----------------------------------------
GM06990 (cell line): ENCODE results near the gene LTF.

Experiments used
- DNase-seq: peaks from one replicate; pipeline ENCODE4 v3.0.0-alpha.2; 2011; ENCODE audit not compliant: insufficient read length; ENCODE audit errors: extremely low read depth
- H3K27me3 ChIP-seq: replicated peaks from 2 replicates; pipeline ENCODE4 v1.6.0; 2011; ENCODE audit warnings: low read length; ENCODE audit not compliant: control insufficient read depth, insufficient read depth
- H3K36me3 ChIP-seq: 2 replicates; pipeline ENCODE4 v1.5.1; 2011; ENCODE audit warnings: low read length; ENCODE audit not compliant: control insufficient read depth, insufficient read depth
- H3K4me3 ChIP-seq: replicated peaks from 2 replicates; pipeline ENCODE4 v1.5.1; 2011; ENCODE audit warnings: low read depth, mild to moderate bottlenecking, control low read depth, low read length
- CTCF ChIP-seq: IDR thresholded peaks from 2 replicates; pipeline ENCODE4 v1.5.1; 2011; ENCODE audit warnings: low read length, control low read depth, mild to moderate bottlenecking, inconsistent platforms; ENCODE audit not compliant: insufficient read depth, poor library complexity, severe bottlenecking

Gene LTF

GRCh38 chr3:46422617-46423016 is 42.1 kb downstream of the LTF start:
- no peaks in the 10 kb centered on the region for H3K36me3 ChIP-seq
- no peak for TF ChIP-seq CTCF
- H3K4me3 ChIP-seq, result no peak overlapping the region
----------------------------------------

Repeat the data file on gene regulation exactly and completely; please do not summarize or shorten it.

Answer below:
GM06990 (cell line): ENCODE results near the gene LTF.

Experiments used
- DNase-seq: peaks from one replicate; pipeline ENCODE4 v3.0.0-alpha.2; 2011; ENCODE audit not compliant: insufficient read length; ENCODE audit errors: extremely low read depth
- H3K27me3 ChIP-seq: replicated peaks from 2 replicates; pipeline ENCODE4 v1.6.0; 2011; ENCODE audit warnings: low read length; ENCODE audit not compliant: control insufficient read depth, insufficient read depth
- H3K36me3 ChIP-seq: 2 replicates; pipeline ENCODE4 v1.5.1; 2011; ENCODE audit warnings: low read length; ENCODE audit not compliant: control insufficient read depth, insufficient read depth
- H3K4me3 ChIP-seq: replicated peaks from 2 replicates; pipeline ENCODE4 v1.5.1; 2011; ENCODE audit warnings: low read depth, mild to moderate bottlenecking, control low read depth, low read length
- CTCF ChIP-seq: IDR thresholded peaks from 2 replicates; pipeline ENCODE4 v1.5.1; 2011; ENCODE audit warnings: low read length, control low read depth, mild to moderate bottlenecking, inconsistent platforms; ENCODE audit not compliant: insufficient read depth, poor library complexity, severe bottlenecking

Gene LTF

GRCh38 chr3:46422617-46423016 is 42.1 kb downstream of the LTF start:
- no peaks in the 10 kb centered on the region for H3K36me3 ChIP-seq
- no peak for TF ChIP-seq CTCF
- H3K4me3 ChIP-seq, result no peak overlapping the region